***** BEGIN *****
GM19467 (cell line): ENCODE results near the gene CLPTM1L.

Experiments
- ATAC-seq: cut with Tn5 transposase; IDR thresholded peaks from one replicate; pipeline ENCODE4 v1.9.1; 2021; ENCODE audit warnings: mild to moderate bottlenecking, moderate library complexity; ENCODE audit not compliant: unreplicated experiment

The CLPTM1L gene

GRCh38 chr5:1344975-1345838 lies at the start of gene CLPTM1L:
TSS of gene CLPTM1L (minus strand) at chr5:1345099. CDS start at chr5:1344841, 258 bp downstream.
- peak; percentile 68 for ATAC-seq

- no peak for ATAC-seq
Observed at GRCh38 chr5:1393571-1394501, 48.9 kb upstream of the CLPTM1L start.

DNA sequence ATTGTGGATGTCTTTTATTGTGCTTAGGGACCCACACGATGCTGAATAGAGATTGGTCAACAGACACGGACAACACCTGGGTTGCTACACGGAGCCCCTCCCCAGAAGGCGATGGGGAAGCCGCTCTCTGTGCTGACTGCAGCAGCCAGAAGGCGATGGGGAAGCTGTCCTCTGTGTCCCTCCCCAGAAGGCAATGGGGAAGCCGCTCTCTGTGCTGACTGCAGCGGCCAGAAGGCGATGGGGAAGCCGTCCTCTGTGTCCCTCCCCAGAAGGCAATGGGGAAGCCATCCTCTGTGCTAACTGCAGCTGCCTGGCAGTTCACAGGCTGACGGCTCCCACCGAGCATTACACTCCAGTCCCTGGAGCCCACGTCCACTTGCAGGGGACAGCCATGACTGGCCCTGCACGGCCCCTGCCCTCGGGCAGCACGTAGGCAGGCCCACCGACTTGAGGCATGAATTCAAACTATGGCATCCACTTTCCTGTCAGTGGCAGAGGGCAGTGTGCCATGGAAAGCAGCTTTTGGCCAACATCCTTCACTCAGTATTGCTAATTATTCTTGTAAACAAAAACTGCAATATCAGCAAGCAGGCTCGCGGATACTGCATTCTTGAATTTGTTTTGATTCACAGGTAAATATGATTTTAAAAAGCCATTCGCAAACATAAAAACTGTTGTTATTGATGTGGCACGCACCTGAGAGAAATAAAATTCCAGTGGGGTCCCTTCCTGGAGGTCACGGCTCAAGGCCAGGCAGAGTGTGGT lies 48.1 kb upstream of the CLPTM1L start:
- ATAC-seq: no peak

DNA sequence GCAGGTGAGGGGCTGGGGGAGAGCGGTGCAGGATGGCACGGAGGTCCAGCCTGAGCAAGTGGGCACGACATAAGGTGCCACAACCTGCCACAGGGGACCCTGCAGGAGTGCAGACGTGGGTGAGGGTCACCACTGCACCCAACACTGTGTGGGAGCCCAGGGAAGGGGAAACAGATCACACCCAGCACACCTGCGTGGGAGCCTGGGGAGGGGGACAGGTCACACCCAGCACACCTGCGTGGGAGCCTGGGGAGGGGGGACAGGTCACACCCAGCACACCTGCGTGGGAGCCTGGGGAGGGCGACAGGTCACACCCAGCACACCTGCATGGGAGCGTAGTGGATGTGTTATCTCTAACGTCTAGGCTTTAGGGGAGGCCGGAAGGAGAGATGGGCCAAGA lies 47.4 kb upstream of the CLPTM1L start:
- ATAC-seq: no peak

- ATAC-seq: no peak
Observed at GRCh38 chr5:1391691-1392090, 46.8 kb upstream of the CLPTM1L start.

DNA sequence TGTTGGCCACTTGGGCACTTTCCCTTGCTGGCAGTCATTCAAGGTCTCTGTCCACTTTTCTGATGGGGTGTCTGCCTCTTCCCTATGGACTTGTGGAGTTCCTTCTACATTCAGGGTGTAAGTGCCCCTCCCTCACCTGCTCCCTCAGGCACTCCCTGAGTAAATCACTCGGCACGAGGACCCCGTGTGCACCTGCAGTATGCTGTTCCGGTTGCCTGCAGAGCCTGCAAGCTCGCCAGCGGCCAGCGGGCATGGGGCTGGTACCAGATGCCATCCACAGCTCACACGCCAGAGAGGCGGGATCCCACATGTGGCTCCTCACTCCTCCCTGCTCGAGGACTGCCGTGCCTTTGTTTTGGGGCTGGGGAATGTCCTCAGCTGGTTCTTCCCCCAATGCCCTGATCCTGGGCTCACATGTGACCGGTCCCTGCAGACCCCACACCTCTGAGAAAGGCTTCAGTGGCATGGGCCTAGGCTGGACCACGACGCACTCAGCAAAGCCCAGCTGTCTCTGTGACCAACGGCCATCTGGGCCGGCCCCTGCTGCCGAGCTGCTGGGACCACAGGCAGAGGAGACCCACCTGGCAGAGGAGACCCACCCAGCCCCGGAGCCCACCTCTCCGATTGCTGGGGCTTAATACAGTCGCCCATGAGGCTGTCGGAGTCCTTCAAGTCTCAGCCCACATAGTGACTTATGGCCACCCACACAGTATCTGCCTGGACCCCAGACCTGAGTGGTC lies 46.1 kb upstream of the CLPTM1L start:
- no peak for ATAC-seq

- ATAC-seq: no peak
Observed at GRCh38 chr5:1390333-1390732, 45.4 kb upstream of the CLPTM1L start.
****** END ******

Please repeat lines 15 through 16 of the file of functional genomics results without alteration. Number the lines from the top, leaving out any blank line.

Observed at GRCh38 chr5:1391691-1392090, 46.8 kb upstream of the CLPTM1L start.

DNA sequence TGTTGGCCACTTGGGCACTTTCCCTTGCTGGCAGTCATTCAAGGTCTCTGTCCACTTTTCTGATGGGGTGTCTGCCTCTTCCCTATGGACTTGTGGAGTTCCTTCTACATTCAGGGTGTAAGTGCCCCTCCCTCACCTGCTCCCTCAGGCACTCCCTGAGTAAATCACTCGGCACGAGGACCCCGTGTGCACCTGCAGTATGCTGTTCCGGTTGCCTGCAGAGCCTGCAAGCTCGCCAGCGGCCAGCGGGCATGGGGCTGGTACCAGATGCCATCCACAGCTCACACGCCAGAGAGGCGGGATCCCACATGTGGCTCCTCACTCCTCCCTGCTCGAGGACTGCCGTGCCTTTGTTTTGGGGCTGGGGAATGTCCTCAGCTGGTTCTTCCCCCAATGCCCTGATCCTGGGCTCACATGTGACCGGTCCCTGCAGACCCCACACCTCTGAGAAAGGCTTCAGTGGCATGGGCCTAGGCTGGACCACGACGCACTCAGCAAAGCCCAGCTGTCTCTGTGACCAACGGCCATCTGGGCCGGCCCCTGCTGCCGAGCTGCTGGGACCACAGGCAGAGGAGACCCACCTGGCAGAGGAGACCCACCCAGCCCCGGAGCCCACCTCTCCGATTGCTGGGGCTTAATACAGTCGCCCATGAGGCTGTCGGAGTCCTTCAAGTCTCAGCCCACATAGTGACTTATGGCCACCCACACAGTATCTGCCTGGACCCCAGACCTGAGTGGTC lies 46.1 kb upstream of the CLPTM1L start: